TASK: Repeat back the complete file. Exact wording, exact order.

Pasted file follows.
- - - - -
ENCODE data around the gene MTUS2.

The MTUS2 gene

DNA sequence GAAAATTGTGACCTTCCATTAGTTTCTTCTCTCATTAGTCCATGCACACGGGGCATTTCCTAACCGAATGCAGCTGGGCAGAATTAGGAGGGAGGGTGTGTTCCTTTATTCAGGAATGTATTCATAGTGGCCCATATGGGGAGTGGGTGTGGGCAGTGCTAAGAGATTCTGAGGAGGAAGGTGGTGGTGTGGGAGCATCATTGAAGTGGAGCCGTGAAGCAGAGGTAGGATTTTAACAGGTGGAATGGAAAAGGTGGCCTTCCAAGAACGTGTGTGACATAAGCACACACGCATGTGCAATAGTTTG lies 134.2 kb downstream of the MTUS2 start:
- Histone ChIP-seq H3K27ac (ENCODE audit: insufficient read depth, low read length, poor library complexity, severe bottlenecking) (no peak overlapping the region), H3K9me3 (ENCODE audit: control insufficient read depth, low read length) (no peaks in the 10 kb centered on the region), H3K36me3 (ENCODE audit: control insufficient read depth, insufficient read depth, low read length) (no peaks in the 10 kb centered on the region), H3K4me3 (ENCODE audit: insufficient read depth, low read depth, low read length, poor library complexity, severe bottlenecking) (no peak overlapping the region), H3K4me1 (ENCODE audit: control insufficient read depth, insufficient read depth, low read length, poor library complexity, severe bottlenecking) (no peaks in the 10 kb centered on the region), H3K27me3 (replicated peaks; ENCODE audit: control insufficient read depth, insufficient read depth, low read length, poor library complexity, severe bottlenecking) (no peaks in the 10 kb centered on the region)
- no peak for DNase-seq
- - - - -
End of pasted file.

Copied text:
ENCODE data around the gene MTUS2.

The MTUS2 gene

DNA sequence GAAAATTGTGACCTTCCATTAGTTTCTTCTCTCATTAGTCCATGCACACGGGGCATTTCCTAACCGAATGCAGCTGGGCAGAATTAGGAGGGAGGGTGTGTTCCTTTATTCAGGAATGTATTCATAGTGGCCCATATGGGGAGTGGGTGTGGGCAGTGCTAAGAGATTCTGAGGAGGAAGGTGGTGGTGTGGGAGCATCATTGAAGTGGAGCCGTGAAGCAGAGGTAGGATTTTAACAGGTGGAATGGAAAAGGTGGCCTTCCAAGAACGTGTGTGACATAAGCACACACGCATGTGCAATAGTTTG lies 134.2 kb downstream of the MTUS2 start:
- Histone ChIP-seq H3K27ac (ENCODE audit: insufficient read depth, low read length, poor library complexity, severe bottlenecking) (no peak overlapping the region), H3K9me3 (ENCODE audit: control insufficient read depth, low read length) (no peaks in the 10 kb centered on the region), H3K36me3 (ENCODE audit: control insufficient read depth, insufficient read depth, low read length) (no peaks in the 10 kb centered on the region), H3K4me3 (ENCODE audit: insufficient read depth, low read depth, low read length, poor library complexity, severe bottlenecking) (no peak overlapping the region), H3K4me1 (ENCODE audit: control insufficient read depth, insufficient read depth, low read length, poor library complexity, severe bottlenecking) (no peaks in the 10 kb centered on the region), H3K27me3 (replicated peaks; ENCODE audit: control insufficient read depth, insufficient read depth, low read length, poor library complexity, severe bottlenecking) (no peaks in the 10 kb centered on the region)
- no peak for DNase-seq